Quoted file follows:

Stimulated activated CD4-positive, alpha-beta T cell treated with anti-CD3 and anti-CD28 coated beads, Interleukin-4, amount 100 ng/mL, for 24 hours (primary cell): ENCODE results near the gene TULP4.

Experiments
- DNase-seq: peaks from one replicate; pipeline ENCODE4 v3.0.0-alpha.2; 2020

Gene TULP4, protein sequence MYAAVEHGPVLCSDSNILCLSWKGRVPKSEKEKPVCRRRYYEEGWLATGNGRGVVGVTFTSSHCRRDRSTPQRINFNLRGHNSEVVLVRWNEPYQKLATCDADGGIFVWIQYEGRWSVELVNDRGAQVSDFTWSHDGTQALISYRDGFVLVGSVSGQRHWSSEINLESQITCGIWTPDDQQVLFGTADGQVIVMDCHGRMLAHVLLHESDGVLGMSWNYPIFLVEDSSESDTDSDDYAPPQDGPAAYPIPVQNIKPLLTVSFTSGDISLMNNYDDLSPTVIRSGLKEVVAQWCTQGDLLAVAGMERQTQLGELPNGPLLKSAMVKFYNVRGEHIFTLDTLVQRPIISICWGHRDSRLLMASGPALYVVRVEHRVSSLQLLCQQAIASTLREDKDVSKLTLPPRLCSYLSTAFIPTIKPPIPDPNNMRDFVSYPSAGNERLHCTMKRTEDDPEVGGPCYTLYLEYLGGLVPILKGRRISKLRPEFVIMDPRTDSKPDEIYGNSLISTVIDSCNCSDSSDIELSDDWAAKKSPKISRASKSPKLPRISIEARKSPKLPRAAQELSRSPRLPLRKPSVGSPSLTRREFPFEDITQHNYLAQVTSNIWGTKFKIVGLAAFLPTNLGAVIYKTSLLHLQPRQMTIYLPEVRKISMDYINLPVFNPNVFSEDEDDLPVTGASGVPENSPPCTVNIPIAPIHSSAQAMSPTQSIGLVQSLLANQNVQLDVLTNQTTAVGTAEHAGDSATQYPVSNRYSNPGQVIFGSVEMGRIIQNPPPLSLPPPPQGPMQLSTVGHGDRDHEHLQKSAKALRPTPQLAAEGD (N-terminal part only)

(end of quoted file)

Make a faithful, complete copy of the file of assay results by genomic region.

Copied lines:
Stimulated activated CD4-positive, alpha-beta T cell treated with anti-CD3 and anti-CD28 coated beads, Interleukin-4, amount 100 ng/mL, for 24 hours (primary cell): ENCODE results near the gene TULP4.

Experiments
- DNase-seq: peaks from one replicate; pipeline ENCODE4 v3.0.0-alpha.2; 2020

Gene TULP4, protein sequence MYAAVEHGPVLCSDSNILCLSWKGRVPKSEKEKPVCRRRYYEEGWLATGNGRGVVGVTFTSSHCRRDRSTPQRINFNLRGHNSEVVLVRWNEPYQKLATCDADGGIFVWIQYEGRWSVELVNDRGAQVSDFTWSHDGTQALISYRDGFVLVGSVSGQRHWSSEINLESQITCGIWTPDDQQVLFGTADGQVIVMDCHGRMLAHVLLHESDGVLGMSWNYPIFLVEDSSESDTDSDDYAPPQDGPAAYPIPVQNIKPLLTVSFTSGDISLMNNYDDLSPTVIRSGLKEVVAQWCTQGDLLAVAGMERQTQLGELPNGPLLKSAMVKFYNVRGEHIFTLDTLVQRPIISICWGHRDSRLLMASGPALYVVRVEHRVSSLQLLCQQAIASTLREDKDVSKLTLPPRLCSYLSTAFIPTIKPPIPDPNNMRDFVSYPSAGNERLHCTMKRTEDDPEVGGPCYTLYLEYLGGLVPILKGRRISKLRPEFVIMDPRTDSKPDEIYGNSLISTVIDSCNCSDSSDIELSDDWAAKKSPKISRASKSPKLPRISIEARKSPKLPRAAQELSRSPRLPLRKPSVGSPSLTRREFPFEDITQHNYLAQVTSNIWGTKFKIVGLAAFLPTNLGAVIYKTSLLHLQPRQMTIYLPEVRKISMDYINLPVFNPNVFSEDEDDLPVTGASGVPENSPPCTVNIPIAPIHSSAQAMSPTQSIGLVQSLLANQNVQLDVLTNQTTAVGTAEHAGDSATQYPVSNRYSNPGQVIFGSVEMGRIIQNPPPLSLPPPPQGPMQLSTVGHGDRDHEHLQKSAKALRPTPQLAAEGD (N-terminal part only)